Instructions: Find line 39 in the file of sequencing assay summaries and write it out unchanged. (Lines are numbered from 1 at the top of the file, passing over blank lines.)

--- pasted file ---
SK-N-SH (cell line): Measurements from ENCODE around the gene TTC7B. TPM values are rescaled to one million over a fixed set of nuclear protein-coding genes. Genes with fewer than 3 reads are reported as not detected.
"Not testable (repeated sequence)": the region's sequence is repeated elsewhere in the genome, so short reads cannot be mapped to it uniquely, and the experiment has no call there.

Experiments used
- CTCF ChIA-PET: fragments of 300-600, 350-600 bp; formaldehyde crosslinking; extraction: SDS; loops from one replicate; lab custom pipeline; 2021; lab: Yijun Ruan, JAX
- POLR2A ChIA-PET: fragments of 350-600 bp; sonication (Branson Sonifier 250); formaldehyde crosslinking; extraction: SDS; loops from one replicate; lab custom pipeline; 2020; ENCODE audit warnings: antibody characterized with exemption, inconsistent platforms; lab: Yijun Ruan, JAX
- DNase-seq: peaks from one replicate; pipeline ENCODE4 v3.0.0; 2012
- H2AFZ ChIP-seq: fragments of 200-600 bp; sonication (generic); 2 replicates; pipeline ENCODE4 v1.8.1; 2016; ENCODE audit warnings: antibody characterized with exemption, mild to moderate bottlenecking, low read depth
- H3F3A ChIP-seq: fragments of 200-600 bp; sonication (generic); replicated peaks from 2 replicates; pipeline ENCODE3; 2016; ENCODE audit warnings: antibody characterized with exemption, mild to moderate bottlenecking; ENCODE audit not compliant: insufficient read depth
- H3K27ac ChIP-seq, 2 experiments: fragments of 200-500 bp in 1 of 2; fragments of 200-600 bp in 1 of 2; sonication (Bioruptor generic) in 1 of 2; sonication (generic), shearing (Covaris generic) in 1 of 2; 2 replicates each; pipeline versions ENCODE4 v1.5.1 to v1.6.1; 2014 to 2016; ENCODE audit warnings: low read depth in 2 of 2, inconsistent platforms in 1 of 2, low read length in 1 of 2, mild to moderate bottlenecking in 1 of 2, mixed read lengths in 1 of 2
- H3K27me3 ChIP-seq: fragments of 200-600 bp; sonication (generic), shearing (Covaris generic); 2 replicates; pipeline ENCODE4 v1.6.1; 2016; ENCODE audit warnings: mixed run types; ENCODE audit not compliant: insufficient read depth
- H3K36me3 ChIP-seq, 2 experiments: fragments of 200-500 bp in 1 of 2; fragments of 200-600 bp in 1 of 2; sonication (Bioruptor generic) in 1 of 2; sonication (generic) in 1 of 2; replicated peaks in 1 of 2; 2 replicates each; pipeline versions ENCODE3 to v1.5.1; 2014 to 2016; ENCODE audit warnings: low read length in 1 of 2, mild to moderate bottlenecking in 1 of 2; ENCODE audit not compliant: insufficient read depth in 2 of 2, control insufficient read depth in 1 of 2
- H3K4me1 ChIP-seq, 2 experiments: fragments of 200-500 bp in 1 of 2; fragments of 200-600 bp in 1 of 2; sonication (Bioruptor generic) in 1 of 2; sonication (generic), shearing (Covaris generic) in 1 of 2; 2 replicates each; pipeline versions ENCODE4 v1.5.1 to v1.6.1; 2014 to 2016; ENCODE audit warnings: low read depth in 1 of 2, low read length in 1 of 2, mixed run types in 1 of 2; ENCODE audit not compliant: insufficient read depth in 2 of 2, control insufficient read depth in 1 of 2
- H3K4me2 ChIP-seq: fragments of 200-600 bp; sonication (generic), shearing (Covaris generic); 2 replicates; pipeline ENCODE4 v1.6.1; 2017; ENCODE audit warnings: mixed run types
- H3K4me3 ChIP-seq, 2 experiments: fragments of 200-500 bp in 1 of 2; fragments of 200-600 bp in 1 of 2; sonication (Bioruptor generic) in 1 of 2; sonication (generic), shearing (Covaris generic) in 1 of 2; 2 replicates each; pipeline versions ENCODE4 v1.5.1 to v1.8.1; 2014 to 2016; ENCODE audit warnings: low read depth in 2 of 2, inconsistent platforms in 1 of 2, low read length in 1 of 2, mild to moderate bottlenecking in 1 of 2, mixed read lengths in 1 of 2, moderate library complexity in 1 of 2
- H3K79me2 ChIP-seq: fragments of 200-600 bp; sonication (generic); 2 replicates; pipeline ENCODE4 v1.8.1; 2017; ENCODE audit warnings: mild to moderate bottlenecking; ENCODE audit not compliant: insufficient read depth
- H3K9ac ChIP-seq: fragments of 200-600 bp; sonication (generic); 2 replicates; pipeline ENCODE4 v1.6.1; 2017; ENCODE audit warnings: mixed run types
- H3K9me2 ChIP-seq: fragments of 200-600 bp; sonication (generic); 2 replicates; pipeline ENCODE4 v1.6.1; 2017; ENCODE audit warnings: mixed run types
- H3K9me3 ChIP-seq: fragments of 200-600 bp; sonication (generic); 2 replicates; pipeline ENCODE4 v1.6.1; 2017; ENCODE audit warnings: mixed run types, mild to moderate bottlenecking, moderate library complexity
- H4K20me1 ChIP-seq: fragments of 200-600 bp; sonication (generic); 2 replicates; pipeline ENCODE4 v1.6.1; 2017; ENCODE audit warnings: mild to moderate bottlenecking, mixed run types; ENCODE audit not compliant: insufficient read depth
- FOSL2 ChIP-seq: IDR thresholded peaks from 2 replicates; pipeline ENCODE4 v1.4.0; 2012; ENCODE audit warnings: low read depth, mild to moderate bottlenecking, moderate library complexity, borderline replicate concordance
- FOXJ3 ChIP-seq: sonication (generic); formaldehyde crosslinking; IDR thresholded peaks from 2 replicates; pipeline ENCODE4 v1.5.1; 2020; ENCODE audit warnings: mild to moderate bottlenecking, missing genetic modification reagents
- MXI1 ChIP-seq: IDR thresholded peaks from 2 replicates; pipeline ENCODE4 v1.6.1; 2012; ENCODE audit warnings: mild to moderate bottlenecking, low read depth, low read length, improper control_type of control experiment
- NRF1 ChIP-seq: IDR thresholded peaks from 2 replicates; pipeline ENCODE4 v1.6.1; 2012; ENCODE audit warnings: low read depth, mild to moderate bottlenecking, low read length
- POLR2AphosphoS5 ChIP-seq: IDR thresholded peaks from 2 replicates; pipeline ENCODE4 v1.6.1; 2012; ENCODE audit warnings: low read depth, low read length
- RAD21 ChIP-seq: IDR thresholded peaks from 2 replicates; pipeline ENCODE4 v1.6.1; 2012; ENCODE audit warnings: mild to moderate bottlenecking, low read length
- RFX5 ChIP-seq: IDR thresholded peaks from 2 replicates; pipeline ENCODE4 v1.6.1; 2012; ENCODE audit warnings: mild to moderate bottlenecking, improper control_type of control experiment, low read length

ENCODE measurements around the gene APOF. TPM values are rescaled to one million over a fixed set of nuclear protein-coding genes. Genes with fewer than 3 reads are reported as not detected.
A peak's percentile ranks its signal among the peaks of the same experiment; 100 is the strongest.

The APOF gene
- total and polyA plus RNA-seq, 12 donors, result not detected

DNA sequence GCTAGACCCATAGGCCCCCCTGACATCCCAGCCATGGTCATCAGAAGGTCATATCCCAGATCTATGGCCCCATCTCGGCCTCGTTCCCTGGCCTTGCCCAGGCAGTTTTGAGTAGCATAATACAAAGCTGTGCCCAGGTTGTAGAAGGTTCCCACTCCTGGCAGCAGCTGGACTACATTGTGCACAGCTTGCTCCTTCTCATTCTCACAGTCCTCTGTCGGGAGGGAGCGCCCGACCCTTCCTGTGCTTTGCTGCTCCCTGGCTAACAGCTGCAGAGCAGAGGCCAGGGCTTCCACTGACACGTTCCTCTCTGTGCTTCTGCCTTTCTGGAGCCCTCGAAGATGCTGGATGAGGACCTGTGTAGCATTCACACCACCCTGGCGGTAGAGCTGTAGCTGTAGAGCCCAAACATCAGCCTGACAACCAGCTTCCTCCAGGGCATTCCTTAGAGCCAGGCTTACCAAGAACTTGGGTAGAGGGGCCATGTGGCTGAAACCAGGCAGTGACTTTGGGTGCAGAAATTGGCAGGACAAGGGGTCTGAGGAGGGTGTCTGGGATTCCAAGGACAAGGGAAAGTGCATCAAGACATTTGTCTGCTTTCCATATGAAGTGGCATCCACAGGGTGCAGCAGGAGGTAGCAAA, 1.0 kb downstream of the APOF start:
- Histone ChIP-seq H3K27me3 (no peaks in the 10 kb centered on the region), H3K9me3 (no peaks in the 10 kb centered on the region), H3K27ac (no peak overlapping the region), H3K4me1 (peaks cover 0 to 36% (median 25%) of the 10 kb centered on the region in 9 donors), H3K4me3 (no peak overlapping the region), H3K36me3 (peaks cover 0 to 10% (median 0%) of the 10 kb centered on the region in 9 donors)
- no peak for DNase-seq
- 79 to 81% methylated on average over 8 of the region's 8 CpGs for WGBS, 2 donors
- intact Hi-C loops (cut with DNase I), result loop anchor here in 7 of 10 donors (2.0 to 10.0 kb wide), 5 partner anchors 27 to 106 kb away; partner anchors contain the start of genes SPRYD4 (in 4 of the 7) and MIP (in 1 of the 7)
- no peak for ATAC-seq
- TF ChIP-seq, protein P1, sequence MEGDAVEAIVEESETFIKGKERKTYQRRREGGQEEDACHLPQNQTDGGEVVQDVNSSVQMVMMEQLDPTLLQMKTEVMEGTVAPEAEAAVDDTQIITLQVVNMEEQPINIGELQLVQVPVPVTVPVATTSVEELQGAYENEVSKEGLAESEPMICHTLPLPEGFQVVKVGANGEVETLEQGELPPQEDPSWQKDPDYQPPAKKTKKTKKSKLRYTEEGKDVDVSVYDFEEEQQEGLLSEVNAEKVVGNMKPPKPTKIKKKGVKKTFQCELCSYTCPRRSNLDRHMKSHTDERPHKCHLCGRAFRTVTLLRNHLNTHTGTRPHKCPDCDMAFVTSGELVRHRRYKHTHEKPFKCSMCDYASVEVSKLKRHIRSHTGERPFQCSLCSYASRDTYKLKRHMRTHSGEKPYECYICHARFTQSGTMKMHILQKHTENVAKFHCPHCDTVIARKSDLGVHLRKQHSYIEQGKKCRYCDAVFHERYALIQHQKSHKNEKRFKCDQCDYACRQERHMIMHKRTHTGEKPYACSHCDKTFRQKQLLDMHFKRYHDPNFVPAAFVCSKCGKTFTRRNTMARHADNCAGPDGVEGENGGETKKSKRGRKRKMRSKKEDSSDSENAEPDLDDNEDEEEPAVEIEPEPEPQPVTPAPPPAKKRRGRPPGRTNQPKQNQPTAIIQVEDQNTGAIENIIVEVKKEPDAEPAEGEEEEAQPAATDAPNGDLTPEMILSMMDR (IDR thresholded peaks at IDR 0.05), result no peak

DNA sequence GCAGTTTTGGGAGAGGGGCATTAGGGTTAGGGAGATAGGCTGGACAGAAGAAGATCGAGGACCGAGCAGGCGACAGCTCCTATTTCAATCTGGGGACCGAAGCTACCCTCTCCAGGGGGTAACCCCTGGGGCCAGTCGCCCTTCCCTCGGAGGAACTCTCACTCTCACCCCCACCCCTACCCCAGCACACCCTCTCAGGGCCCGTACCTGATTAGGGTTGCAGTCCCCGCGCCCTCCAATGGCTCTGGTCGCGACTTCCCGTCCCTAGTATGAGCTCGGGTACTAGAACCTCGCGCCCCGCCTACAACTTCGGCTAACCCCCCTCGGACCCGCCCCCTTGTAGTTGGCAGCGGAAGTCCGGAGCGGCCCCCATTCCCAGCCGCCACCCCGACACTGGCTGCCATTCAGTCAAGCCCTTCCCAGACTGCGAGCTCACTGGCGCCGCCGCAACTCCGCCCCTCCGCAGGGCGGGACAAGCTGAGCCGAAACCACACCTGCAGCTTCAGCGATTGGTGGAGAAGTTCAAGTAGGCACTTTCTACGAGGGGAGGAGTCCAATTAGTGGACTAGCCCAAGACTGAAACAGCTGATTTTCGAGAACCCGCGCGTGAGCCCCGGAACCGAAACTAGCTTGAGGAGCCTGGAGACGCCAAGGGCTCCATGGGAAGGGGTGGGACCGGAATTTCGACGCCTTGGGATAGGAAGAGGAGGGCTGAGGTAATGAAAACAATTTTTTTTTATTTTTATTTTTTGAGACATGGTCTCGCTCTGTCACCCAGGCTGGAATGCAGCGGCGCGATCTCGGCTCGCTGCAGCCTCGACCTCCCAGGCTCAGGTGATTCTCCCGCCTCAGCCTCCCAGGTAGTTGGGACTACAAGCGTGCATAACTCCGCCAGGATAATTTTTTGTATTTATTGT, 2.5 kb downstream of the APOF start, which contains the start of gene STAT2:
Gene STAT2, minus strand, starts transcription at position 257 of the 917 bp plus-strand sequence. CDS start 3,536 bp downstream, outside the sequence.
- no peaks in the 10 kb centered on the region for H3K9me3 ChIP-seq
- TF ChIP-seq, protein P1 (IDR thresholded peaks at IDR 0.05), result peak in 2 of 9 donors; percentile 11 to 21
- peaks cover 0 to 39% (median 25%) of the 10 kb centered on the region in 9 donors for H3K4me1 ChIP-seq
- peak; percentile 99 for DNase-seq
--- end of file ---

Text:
Gene STAT2, minus strand, starts transcription at position 257 of the 917 bp plus-strand sequence. CDS start 3,536 bp downstream, outside the sequence.